Lab-Grown ‘Ranch’ Diamond Sells for $13K
Hidden Valley Ranch auctioned the one-of-a-kind lab-grown stone to benefit Feeding America.
The latest is über-popular condiment and dip Hidden Valley Ranch, which debuted a one-of-a-kind diamond made with its signature ranch dressing on March 10, also known as “National Ranch Day” to those who celebrate.
Created by geologist and LifeGem Vice President Dean VandenBiesen, the 2.01-carat round brilliant, G VVS1 lab-grown diamond was made by heating Hidden Valley Ranch dry seasoning mix to 2,500 degrees and then crushing it beneath 400 tons of pressure, said the company.
The process took a total of five months.
Chicago-based LifeGem is a company that creates diamonds as memorial pieces using the ashes of a beloved human or animal.
“Ranch dressing contains carbon. Technically and theoretically, we can extract carbon from ranch dressing, as the carbon source for diamond growth, using [it] with CVD or HPHT technology,” said Dr. Wuyi Wang, GIA vice president of research and development, in a statement to National Jeweler.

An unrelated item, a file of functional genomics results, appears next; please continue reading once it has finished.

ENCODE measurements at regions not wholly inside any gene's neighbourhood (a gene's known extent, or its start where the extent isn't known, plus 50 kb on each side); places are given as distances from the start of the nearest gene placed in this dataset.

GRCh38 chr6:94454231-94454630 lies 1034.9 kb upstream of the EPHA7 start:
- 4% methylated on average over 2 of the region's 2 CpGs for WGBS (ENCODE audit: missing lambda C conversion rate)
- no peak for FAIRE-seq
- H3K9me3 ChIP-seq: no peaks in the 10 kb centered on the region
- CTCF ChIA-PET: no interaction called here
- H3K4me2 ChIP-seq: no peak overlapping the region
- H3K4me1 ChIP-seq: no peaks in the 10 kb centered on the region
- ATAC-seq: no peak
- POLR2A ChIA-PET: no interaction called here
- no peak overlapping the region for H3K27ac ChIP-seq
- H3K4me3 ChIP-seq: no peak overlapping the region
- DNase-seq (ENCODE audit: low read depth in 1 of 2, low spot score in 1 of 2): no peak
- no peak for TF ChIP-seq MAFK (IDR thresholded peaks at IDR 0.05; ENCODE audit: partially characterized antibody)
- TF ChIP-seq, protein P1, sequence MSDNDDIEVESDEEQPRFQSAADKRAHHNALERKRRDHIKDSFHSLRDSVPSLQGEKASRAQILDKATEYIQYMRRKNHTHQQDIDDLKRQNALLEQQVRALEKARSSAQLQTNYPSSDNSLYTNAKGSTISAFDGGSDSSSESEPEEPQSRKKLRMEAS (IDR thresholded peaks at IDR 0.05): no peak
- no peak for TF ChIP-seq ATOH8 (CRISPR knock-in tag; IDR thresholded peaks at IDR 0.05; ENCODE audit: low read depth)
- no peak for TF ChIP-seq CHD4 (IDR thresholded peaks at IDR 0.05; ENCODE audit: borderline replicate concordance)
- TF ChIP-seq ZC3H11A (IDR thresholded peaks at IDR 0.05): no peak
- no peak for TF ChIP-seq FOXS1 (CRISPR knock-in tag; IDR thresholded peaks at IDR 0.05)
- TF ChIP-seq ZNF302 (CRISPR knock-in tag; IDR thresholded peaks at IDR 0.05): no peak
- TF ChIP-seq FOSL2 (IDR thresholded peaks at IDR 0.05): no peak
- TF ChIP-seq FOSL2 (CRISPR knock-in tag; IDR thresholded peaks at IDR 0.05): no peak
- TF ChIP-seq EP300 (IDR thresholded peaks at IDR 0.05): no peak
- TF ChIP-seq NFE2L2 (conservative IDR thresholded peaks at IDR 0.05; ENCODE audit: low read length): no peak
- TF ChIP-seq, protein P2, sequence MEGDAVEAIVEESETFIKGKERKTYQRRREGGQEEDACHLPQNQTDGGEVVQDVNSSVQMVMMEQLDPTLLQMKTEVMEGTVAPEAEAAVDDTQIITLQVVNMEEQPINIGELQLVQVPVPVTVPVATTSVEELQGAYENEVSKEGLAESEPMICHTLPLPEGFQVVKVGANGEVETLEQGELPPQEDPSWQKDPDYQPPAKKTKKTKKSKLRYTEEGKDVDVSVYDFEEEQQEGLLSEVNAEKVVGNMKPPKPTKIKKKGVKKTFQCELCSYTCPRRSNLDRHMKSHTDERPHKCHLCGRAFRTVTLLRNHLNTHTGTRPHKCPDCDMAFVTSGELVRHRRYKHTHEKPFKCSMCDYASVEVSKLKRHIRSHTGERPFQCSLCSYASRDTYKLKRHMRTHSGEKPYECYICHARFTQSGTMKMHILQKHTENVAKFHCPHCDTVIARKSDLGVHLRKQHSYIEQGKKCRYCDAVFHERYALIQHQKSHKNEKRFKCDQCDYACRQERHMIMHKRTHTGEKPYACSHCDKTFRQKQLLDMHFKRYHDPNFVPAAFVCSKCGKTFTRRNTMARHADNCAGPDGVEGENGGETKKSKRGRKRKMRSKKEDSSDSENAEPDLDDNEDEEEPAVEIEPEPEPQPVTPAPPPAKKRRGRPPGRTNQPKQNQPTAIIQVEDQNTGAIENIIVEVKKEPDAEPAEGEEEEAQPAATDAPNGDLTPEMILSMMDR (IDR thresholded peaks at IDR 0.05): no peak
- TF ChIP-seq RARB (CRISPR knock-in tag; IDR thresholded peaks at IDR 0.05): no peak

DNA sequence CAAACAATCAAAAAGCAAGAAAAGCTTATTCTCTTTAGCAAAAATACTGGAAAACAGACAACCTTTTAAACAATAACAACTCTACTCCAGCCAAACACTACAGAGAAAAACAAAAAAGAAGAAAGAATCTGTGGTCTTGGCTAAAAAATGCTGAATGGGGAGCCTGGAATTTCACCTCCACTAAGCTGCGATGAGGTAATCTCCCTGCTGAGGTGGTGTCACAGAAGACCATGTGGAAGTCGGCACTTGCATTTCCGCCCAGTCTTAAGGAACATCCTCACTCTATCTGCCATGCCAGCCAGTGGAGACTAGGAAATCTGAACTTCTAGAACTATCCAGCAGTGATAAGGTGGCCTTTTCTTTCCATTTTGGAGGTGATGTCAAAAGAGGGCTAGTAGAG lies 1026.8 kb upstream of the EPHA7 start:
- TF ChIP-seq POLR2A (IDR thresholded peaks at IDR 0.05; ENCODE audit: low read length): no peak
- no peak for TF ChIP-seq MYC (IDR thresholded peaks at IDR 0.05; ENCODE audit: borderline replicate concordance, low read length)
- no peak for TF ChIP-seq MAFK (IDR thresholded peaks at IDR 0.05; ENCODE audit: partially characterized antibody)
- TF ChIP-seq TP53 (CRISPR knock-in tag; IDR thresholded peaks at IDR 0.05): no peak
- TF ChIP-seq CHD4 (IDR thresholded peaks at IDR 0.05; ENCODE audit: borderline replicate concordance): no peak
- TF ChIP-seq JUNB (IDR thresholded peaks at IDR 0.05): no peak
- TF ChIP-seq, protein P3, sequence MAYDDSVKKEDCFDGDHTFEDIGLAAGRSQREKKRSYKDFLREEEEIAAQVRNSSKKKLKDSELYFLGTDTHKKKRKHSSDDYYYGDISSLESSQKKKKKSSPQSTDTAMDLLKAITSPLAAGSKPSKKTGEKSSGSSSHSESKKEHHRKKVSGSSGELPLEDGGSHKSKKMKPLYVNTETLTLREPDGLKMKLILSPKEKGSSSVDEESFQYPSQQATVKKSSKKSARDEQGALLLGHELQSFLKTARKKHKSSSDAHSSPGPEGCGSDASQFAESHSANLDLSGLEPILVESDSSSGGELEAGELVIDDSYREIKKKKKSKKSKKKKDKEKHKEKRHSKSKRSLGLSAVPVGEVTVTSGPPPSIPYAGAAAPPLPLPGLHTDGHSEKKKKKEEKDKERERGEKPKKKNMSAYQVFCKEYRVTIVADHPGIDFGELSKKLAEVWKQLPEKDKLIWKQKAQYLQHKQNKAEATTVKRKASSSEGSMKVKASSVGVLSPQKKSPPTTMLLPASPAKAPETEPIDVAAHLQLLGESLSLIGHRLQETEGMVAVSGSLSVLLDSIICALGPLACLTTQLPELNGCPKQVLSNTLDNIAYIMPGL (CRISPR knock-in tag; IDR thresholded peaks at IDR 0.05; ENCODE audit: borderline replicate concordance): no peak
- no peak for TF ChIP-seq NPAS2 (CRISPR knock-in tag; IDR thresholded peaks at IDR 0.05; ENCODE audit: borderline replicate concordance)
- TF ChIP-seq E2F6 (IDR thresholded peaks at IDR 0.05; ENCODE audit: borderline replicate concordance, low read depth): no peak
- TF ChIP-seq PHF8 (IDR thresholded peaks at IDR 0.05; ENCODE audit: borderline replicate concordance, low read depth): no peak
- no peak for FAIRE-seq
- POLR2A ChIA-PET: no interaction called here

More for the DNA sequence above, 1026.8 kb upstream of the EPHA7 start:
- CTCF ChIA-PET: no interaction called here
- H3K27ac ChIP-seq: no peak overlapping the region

“Practically, I don’t think it could become a real carbon source for diamond growth.”
When asked if just anything can be introduced into the mix when growing diamonds, Wang explained that some elements can be added to the diamond lattice during the growth process, like nitrogen, boron, silicon, and nickel. Their concentrations in diamonds, as impurities, are very low.
“However,” he noted, “we can’t add everything.”
The lab-grown ranch diamond is set in a 14-karat white gold band with “HVR LVR,” or Hidden Valley Ranch Lover, engraved on the inside.
“Last year, when one of our custom Valentine’s Day bottles was used in a marriage proposal, we were inspired,” said Deb Crandall, marketing director at Hidden Valley Ranch, in a press release.
“We saw a love of ranch become part of one of life’s most beautiful moments. It made us wonder, how can we make this act of love even more memorable?”
The ring was listed on eBay from March 10 to 17, with the bidding starting at $310.
The winning bid was $12,550, with all proceeds going to Feeding America, Hidden Valley Ranch said.
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